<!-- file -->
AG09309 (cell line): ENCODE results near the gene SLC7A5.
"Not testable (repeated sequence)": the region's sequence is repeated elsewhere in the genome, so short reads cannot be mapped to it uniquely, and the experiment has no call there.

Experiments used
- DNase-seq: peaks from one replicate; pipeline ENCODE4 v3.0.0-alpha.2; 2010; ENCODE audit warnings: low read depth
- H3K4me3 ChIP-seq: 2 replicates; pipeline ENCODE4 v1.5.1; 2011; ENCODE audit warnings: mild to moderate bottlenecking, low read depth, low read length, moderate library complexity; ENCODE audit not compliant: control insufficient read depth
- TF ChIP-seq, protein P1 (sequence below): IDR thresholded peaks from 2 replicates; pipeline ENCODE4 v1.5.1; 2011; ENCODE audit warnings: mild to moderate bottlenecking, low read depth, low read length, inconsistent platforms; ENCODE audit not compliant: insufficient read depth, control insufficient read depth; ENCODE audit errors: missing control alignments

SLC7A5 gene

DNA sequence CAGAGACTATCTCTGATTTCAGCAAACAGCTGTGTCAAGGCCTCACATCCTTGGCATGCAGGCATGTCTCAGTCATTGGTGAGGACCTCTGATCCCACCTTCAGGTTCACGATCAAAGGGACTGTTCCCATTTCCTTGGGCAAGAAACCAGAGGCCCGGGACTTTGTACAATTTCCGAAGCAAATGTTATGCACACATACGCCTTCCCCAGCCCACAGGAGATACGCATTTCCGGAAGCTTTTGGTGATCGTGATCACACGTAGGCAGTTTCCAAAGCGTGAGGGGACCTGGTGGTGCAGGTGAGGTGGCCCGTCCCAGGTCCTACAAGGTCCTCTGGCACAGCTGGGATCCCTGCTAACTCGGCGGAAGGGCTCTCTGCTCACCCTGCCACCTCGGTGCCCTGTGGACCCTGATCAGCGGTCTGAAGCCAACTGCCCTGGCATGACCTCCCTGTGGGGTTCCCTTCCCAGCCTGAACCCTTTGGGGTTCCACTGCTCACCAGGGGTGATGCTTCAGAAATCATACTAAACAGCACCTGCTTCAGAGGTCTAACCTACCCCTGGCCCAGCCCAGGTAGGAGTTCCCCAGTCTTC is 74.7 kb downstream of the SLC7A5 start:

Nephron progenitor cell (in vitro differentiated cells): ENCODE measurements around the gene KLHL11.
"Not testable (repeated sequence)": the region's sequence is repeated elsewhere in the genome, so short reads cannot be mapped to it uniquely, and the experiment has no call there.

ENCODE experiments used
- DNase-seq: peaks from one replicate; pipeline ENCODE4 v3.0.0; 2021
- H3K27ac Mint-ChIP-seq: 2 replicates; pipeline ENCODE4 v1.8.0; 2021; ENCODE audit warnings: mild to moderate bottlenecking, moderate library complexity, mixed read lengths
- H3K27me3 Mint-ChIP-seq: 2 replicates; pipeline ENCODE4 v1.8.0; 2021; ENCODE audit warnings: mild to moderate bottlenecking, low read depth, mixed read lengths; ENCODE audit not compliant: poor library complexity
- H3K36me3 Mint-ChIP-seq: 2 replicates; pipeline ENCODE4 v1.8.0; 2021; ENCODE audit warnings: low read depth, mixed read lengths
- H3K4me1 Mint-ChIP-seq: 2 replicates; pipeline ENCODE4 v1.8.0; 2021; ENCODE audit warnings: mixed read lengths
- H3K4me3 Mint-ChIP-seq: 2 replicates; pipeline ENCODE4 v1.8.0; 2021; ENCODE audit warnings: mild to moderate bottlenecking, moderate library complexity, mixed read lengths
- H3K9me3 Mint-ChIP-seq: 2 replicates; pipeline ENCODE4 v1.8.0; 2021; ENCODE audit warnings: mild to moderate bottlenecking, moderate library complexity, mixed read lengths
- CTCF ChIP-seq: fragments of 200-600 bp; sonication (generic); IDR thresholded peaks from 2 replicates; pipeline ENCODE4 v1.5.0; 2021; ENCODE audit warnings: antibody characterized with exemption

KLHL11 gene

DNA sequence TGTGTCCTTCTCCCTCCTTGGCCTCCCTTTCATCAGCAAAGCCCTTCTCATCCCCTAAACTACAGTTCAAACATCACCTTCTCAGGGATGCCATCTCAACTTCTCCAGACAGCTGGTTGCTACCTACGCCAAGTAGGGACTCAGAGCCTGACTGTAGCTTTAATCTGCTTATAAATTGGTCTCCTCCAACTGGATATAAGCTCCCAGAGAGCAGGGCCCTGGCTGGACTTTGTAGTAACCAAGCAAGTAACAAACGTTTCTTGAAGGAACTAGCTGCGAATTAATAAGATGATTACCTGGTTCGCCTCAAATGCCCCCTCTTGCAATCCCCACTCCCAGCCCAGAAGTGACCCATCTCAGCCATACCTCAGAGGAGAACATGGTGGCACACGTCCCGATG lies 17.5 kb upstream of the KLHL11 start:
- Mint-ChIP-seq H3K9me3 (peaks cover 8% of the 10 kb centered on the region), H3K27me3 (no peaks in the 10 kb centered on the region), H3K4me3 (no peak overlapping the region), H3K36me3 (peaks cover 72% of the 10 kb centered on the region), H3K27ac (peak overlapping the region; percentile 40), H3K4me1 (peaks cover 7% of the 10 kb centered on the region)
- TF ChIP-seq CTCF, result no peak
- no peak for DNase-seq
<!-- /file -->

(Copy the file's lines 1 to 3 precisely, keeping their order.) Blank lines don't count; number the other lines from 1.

AG09309 (cell line): ENCODE results near the gene SLC7A5.
"Not testable (repeated sequence)": the region's sequence is repeated elsewhere in the genome, so short reads cannot be mapped to it uniquely, and the experiment has no call there.

Experiments used